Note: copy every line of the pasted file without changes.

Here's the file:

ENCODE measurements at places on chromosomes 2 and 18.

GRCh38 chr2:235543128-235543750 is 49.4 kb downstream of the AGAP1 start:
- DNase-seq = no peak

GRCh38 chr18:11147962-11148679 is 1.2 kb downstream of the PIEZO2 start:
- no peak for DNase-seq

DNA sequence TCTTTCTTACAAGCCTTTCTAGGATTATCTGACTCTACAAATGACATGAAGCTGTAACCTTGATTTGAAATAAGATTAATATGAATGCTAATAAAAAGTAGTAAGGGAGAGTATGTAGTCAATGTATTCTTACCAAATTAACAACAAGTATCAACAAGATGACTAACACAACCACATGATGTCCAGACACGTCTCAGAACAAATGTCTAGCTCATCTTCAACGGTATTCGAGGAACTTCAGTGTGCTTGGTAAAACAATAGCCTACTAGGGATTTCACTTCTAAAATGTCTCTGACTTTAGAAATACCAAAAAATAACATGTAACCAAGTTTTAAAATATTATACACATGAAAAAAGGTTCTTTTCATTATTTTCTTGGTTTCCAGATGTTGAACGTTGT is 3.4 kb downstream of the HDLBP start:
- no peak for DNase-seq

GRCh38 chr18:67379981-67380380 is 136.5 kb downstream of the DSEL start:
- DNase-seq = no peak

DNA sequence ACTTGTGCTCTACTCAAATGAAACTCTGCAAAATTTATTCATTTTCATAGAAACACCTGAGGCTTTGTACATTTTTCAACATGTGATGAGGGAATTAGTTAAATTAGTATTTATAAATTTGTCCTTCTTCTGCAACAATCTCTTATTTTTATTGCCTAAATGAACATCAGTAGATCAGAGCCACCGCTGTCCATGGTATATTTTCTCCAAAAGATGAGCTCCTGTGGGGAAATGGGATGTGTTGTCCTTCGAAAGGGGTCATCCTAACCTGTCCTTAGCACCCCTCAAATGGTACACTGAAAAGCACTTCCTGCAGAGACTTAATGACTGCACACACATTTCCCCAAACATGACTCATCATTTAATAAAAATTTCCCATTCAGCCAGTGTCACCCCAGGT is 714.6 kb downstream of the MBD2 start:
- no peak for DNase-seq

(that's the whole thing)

ENCODE measurements at places on chromosomes 2 and 18.

GRCh38 chr2:235543128-235543750 is 49.4 kb downstream of the AGAP1 start:
- DNase-seq = no peak

GRCh38 chr18:11147962-11148679 is 1.2 kb downstream of the PIEZO2 start:
- no peak for DNase-seq

DNA sequence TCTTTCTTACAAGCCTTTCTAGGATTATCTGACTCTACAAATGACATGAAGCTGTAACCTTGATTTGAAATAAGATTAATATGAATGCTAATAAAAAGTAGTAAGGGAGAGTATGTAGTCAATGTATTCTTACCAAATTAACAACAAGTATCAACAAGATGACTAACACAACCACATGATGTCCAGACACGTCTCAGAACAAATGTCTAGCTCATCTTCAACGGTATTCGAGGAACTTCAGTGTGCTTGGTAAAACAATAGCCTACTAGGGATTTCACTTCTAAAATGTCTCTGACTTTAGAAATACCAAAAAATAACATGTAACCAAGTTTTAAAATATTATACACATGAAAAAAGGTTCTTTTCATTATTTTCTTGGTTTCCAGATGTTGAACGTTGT is 3.4 kb downstream of the HDLBP start:
- no peak for DNase-seq

GRCh38 chr18:67379981-67380380 is 136.5 kb downstream of the DSEL start:
- DNase-seq = no peak

DNA sequence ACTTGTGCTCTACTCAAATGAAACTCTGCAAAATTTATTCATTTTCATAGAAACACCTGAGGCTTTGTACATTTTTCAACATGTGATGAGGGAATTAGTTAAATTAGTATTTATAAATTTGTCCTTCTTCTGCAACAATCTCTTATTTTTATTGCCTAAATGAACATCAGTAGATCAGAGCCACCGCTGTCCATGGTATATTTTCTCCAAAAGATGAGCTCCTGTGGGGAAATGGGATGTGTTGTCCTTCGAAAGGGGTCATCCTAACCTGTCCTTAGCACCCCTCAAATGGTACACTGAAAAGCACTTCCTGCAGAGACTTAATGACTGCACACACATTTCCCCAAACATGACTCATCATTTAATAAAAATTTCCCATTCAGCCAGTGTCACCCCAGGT is 714.6 kb downstream of the MBD2 start:
- no peak for DNase-seq